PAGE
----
Deciding to buy your first home is a little scary whether you live in San Antonio, Texas or a different part of the country. Looking for a home is anxiety-inducing. But actually makingan offer? Thatâs a whole different level of panic. Are you choosing the right one? What if you buy this home and the perfect place comes on the market a week later? What if you end up hating the place in a year?
Unfortunately, there isnât a one-size-fits-all formula for first homes. (If there were, weâd tell you.) And no, we canât totally destress the process (buying a house is a big deal, after all). But we can help you avoid the biggest mistakes. And, as it turns out, some homes just arenât right for the average first-time buyer. Go ahead and take a look.
1. The one thatâs a little too âcozyâ
You may not have children when you buy your first house. You may not even be planning on children. But those plans could change in the next five to 10 years, and that tiny two-bedroom historic bungalow youâve been eyeing may go from just right to clown-car small.
âNo matter what your circumstances are, do not buy a two-bedroom home.â says Tony Landaverde, a RealtorÂź with eXp Realty in San Antonio, TX. âA three bedroom home is the best size for a family that's just starting out. A three bedroom home will provide you and your family a good amount of space and will resell much easier when you're ready to put it on the market.â
2. The bloater
On the flip side, you shouldnât just get the biggest house you can qualify for, either. Five bedrooms might make sense for you in the future, but if itâs just you and your partner now, you probably wonât need those other four bedrooms for years. In the meantime, youâll be carrying a much larger mortgage than you needâor possibly can handle.
âThereâs almost nothing worse than buying more house than you need and having a reminder come in the mail every month as you scrounge to make payments,â Lejeune says.
If the home needs one or two biggish projects and a handful of small weekend jobs to get into perfect condition, you might come out ahead. But if you can spot a dozen problem areas now, you may end up going broke trying to repair that place.
Instead, opt for a fixer-upper with an end in sight.
âI generally advise people to keep it simpleâlike kitchens and bath upgrades,â Lejeune says.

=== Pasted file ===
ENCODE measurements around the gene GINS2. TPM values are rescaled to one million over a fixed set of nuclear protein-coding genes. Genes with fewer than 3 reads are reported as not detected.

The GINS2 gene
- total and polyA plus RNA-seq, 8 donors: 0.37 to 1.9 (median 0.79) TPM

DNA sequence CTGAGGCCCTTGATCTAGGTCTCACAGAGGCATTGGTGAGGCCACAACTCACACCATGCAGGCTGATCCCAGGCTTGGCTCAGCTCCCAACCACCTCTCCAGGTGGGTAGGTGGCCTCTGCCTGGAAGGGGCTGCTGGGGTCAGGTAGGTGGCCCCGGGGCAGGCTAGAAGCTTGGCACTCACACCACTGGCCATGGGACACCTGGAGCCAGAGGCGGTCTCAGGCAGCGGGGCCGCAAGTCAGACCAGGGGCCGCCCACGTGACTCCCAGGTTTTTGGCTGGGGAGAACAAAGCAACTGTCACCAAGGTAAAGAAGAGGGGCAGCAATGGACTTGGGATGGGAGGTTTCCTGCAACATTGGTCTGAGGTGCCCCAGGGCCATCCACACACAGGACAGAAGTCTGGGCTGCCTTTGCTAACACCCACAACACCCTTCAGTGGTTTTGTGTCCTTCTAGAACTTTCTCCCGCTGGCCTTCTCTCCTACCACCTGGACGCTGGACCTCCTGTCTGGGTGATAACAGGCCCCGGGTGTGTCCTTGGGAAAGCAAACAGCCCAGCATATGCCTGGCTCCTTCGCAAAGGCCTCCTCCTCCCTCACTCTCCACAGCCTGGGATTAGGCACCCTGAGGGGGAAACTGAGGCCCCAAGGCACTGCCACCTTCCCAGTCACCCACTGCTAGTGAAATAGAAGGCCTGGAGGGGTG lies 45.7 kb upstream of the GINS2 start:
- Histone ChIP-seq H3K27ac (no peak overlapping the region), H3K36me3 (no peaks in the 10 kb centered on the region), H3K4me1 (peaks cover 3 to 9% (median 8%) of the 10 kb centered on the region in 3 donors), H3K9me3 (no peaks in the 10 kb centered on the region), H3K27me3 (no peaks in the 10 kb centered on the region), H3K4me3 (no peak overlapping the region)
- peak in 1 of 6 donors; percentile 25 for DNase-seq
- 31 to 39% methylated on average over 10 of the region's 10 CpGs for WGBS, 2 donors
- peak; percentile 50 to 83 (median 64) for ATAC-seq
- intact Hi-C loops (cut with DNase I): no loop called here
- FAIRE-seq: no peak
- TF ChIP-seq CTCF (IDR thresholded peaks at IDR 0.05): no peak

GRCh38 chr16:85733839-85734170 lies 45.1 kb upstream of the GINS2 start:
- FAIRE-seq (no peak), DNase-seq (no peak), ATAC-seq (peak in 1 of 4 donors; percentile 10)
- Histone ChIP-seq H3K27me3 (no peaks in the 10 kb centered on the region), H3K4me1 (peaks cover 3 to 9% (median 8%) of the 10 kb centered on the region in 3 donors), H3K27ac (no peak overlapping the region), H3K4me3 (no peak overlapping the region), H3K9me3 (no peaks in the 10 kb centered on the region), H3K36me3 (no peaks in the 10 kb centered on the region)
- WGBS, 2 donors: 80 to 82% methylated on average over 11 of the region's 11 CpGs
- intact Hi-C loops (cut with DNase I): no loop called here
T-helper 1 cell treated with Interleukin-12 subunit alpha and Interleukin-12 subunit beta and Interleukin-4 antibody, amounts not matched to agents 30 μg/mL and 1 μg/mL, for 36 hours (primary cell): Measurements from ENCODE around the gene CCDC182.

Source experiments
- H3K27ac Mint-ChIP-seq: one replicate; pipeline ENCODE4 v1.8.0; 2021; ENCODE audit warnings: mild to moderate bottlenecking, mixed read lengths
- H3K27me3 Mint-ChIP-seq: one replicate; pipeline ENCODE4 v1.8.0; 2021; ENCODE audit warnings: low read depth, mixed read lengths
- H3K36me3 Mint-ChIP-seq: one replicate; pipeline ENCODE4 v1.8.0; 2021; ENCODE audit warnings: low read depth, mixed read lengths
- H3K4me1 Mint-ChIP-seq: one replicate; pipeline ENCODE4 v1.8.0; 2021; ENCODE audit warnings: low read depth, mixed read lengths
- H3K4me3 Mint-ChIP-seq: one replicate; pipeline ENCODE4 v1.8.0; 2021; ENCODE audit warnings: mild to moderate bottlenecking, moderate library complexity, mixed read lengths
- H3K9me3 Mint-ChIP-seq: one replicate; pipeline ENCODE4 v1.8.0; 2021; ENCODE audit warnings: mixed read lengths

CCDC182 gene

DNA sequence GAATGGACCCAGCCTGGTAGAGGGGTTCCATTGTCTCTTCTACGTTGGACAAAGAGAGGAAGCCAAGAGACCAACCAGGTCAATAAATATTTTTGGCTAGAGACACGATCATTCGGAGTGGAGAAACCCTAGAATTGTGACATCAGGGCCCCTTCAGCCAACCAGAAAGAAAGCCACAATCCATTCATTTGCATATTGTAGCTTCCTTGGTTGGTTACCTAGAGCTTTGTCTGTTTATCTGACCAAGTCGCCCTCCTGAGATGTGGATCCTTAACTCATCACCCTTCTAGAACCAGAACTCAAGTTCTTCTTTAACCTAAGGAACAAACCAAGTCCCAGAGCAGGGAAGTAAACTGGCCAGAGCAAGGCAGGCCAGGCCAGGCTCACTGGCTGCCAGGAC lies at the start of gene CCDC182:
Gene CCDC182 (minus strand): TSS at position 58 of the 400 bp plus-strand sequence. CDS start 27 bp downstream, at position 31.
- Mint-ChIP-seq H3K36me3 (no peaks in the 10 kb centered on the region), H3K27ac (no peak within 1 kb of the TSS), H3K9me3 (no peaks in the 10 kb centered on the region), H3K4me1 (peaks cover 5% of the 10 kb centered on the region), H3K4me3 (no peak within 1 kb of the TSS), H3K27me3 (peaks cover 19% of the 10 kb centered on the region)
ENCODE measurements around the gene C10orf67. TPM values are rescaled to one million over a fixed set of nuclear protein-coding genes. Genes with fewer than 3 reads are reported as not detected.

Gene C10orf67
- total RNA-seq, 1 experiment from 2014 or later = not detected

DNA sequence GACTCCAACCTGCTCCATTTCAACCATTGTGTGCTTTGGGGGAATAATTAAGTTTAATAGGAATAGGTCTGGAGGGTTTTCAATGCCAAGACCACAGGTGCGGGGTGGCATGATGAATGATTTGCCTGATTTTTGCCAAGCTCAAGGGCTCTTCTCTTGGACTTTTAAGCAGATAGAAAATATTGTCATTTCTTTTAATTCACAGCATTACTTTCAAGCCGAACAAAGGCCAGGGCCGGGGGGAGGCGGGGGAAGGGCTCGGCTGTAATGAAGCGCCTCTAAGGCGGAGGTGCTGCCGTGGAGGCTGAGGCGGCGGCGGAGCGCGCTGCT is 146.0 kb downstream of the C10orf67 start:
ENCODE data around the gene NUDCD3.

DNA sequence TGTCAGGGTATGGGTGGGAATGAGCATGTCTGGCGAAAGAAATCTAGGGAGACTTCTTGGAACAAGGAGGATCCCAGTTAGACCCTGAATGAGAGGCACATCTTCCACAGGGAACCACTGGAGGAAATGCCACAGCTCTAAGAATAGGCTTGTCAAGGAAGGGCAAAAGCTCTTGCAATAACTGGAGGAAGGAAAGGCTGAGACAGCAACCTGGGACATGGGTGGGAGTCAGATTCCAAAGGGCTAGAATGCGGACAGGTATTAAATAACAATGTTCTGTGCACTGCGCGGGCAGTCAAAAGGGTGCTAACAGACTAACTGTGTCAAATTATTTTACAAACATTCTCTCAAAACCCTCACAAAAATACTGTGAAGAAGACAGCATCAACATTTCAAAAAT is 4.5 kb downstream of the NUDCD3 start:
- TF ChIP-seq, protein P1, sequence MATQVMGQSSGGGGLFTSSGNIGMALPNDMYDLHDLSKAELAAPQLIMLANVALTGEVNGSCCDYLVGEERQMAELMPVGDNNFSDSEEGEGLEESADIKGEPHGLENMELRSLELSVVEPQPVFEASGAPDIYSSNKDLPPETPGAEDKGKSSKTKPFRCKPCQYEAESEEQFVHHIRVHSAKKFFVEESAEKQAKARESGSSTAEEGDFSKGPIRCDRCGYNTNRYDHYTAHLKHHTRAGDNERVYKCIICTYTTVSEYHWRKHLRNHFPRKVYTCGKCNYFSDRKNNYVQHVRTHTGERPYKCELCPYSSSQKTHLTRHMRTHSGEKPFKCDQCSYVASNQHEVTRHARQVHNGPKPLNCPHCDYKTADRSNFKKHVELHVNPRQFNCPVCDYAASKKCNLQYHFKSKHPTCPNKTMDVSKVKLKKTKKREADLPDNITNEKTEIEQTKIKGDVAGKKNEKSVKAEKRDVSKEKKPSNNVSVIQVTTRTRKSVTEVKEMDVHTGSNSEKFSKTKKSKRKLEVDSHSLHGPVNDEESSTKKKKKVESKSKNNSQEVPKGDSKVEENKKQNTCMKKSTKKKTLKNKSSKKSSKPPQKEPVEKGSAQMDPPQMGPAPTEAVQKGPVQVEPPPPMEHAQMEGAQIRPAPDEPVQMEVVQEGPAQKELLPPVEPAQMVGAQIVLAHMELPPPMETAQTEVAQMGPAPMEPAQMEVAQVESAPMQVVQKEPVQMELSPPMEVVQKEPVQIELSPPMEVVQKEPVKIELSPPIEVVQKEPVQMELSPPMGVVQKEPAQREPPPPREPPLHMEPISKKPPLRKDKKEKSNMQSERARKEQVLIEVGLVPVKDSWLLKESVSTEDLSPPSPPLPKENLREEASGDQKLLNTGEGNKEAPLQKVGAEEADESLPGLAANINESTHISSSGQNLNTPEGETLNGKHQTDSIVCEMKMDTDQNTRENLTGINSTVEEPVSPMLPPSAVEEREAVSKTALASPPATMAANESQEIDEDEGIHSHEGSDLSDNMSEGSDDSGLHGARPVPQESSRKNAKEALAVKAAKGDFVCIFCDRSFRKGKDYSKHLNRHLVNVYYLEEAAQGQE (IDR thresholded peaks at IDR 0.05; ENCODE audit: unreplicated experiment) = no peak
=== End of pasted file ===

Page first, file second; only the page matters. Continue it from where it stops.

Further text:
4. The weekend stealer
Is the front lawn a tropical garden? Does the house have a swimming pool out back? Is there a huge vegetable garden that needs tending? Those features might look great now, but do you really want to spend every weekend maintaining your home?
âPools, hot tubs, elaborate landscaping, etc. are great in theory, but all require maintenance,â Lejeune says.
If youâre not up for the challenge, move along.
5. The dream crusher
In an ideal world, youâll live in your first home for a while, maybe make a few improvements, and sell it for a profit later so you can upgrade to an even more awesome pad.
âIf you make a row home in the worst part of the city into the Taj Mahal, youâre never gonna get that money back,â Lejeune says.
If your only reason for making an offer is what you might get out of it after you sell it, consider the market very, very carefully before you make the plunge.
6. The doorbuster
If youâve found a really good deal on a home, go ahead and pat yourself on the back for being a regular real estate pro. But then stop and ask yourself why the dealâs so great. Is the location a bit gritty? You might save big bucks in the beginning, but there also might be big problems if and when you try to sell the home later on.
âI would advise that you pick [a locale] with a strong school district and a fiscally sound municipality,â Lejeune says.
Even if you donât plan on having children, or you donât care if a neighborhood is a little rough around the edges, future buyers mightâand that means you may be forced to offer the same discount you got when you bought the house. And nobody wants their decisions as a first-time buyer to come back and haunt them as a first-time seller.
Thank you for this great article entitled "6 Kitchen Renovations That Really Pay Off' by Margaret Heidenry